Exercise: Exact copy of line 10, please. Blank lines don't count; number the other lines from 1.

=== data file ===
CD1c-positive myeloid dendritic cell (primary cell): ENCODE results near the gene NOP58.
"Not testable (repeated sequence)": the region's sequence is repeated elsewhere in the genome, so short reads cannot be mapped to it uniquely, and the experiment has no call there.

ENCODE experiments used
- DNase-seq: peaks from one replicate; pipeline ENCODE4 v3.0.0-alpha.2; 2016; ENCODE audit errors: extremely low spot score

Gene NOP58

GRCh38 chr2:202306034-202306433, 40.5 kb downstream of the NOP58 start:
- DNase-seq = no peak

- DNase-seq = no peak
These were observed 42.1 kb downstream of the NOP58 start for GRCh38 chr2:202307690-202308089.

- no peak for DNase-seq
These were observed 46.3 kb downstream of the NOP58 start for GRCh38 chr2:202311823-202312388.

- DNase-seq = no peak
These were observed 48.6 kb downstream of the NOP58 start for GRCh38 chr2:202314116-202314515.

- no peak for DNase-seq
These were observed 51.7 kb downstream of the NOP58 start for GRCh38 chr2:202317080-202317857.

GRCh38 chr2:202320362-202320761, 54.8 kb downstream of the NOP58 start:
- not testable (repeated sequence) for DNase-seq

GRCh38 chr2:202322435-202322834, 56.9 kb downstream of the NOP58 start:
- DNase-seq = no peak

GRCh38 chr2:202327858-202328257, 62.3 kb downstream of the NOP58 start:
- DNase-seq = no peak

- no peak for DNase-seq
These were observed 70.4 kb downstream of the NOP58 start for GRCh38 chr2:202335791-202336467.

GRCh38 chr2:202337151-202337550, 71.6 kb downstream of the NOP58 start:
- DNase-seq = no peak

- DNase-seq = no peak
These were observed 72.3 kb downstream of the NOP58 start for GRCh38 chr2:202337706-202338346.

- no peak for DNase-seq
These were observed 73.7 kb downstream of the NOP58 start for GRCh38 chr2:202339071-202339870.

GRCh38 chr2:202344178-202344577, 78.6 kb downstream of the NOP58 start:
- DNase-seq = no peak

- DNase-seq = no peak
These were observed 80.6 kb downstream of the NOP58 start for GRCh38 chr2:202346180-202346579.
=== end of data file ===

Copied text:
- no peak for DNase-seq